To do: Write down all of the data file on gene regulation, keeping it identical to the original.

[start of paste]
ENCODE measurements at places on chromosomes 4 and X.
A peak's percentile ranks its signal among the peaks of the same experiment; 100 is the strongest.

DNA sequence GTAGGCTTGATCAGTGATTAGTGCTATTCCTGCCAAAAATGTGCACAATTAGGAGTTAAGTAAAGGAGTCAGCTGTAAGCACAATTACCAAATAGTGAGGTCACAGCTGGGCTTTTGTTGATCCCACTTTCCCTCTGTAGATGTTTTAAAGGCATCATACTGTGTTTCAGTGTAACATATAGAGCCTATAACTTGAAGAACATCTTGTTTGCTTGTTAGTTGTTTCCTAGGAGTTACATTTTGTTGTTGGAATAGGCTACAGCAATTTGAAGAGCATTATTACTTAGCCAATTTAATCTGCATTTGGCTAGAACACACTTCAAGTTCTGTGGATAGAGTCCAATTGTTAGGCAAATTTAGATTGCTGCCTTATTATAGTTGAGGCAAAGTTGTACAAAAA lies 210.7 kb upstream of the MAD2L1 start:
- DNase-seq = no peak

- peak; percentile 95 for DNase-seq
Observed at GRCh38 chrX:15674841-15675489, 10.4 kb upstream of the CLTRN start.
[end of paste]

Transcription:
ENCODE measurements at places on chromosomes 4 and X.
A peak's percentile ranks its signal among the peaks of the same experiment; 100 is the strongest.

DNA sequence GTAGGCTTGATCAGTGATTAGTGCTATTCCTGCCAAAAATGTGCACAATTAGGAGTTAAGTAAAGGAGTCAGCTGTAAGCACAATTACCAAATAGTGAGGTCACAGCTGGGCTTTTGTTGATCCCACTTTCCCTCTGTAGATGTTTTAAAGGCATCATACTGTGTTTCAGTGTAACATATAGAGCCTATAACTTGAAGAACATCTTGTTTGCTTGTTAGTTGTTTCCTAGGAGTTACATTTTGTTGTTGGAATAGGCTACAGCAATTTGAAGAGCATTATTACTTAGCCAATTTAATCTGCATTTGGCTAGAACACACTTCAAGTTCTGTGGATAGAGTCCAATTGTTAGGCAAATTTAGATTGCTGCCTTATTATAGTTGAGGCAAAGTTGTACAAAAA lies 210.7 kb upstream of the MAD2L1 start:
- DNase-seq = no peak

- peak; percentile 95 for DNase-seq
Observed at GRCh38 chrX:15674841-15675489, 10.4 kb upstream of the CLTRN start.